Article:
India likely to pay interest to Iran on accumulated oil dues to compensate for the loss incurred due to foreign exchange volatility.
India owes $6.5 billion to Iran as accumulated dues for oil imports. Since Iran is incurring a loss if India pays the dues in sync with the then foreign exchange rates, Iran has sought compensation in terms of interest payments, to which India has agreed.
Sources from the Ministry of Petroleum & Natural Gas told Sputnik, “Iran seeks some relief from losses incurred due to foreign exchange volatility. India has agreed to compensate with interest on the accumulated amount, but the rate at which dues can be paid is under discussion.”
The issue is likely to be sorted out before Indian Prime Minister Narendra Modi’s upcoming visit to Iran. Iranian Central Bank Governor is likely to visit New Delhi to finalize the moralities of payment. Nevertheless, Iran has made it clear that they are not in hurry to collect the dues.
It is understood that Iran raised this issue during Minister of Petroleum & Natural Gas Dharmendra Pradhan’s meeting with Iranian Central Bank Governor Valiollah Seif in Tehran. Iran has sought interest on accumulated dues and wants India to pay in euros.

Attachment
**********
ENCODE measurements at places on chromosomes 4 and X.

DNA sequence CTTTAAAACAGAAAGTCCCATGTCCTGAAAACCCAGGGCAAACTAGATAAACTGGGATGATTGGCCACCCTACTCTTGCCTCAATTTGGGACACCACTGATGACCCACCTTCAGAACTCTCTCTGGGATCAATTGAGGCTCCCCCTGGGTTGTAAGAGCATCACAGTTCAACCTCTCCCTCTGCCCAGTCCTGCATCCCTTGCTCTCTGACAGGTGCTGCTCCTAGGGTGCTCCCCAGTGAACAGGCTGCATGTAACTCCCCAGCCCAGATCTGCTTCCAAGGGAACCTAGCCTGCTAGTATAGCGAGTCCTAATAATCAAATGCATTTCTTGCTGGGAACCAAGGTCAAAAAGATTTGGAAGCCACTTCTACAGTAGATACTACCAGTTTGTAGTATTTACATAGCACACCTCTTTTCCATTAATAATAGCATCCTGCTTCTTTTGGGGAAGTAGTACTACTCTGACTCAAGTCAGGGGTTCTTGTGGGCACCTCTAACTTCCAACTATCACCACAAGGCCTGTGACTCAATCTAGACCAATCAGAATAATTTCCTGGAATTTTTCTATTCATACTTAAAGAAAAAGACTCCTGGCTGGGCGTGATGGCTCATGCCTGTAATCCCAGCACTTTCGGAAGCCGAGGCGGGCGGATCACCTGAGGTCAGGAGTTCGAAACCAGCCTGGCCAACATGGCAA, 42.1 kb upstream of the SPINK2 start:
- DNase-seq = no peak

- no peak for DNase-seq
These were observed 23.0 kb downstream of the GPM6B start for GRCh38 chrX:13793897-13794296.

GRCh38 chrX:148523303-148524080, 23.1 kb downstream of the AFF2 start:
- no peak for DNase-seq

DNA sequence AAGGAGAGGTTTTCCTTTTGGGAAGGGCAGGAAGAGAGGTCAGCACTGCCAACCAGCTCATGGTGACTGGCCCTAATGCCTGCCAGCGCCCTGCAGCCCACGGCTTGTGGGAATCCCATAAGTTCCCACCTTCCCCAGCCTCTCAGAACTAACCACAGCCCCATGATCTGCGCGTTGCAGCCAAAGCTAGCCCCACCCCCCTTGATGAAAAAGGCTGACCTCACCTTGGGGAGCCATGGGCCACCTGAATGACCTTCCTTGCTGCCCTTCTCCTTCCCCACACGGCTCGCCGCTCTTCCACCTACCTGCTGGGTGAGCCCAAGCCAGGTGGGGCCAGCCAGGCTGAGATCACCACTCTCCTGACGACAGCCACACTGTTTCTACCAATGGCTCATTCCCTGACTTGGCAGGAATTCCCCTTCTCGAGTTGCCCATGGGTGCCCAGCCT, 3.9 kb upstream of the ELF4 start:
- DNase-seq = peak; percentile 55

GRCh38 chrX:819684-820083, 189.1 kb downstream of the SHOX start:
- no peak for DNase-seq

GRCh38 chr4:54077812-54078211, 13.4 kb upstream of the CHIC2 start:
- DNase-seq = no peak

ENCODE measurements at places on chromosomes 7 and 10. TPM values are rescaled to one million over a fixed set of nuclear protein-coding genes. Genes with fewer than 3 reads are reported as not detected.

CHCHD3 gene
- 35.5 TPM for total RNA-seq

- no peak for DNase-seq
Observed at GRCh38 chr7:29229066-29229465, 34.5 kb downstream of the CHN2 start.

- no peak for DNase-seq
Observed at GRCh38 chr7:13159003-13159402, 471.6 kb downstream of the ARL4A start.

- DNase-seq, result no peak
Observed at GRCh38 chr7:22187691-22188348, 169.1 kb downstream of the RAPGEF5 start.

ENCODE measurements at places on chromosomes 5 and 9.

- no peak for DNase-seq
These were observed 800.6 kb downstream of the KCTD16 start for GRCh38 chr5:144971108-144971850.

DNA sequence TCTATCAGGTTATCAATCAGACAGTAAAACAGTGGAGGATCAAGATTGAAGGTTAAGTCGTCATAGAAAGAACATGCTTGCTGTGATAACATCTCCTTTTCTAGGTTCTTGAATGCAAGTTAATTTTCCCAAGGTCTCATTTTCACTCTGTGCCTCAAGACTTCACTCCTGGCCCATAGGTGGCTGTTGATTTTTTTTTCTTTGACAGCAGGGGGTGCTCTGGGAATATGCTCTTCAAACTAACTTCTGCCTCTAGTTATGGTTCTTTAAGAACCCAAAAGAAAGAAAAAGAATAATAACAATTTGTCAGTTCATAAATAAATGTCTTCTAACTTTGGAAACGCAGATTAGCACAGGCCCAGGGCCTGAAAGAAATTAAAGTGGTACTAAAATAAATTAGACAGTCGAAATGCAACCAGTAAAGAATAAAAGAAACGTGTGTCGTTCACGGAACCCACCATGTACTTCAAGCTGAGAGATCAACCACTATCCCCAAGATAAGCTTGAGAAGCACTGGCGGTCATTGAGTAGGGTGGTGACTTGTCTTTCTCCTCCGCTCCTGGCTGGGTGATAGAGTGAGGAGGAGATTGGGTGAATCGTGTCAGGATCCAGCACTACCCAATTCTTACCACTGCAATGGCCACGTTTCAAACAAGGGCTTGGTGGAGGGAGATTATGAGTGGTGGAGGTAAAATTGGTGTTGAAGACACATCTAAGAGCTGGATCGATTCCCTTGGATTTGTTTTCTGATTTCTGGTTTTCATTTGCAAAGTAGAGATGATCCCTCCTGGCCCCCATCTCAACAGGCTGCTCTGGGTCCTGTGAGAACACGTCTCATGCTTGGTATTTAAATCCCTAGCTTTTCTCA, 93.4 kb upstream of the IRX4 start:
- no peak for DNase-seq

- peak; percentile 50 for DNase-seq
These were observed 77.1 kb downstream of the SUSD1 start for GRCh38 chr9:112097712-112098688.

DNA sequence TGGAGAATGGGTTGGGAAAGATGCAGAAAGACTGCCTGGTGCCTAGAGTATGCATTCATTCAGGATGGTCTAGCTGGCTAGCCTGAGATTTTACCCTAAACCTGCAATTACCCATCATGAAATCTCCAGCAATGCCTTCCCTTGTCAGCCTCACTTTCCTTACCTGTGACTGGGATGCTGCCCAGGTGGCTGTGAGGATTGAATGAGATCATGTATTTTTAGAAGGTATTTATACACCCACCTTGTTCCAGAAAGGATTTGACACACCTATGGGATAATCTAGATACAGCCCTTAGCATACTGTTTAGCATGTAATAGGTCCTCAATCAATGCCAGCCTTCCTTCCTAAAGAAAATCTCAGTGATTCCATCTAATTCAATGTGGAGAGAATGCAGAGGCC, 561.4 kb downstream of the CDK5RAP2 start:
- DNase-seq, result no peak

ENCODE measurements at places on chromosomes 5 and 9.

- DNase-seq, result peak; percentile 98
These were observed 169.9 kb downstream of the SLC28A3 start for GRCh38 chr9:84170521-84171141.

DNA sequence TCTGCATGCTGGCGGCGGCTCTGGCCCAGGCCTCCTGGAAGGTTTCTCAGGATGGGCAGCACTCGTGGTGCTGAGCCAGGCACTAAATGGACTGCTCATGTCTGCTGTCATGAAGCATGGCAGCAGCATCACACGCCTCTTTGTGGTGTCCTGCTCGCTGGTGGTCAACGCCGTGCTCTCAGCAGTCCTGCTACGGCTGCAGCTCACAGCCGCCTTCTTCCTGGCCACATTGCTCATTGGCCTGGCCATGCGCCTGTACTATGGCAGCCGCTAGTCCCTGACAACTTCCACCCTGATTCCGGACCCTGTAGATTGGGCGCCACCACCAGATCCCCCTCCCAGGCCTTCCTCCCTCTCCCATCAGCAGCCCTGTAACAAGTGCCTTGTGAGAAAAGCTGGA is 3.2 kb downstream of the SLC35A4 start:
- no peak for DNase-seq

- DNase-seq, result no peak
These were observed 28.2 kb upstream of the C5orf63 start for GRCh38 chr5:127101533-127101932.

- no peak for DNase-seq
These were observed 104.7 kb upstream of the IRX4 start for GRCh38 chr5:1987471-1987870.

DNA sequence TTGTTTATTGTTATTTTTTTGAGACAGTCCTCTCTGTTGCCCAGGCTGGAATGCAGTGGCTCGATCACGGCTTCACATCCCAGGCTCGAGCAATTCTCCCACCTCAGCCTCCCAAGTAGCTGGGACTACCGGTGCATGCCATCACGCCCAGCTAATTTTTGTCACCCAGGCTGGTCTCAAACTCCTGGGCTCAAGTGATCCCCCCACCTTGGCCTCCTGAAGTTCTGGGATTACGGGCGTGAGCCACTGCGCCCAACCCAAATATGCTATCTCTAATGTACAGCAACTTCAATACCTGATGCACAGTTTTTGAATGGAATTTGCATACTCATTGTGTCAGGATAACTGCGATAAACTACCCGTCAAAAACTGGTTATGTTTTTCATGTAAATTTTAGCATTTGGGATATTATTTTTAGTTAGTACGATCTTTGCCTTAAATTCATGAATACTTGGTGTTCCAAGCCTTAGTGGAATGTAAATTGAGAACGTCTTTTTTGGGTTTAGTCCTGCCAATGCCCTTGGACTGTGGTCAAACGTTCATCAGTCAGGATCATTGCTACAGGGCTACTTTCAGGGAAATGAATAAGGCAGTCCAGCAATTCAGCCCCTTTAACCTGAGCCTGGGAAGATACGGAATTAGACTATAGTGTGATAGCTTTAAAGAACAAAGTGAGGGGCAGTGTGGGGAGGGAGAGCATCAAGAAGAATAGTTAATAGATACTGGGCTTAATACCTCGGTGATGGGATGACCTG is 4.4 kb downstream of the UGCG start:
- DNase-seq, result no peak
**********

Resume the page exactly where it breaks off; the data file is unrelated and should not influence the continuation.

Since 2013, Indian refiners were paying 45% of the import bill in Indian rupees and the remaining 55% had been accumulating, pending finalization of a payment mechanism. With the lifting of western sanctions, Iran reconnected to the SWIFT international payment system, paving the way for receiving the $6.5 billion of blocked oil payments from India.
Belgium-based SWIFT, which provides banks with a system for moving funds around the world, recently allowed Iran to use its network for money transfers.
Meanwhile, Indian traders are now expecting to encash the goodwill India generated while dealing with Iran during the sanction period. They are pushing the government to resolve all potential hurdles that may obstruct future trade with Iran. They want the Reserve Bank of India to soon finalize a payment mechanism through which they can collect their dues from Iran.
President of the Federation of Indian Exporters Organization S C Ralhan says, “Many of the exporters received payment in US dollars for exports to Iran which has not been materialized as RBI is yet to issue instructions for settlement of trade transactions subsequent to restoration of SWIFT. RBI has suggested to route them through the rupee payment mechanism. The delay is costing Indian exporters, and in a few cases, the payment in foreign exchange has to be remitted back in view of the absence of guidelines by RBI.”
The bilateral trade between India and Iran during the fiscal year 2014-15 was over $13 billion. India imported $8.95 billion worth of goods, mainly rude oil and exported commodities worth $4.17 billion.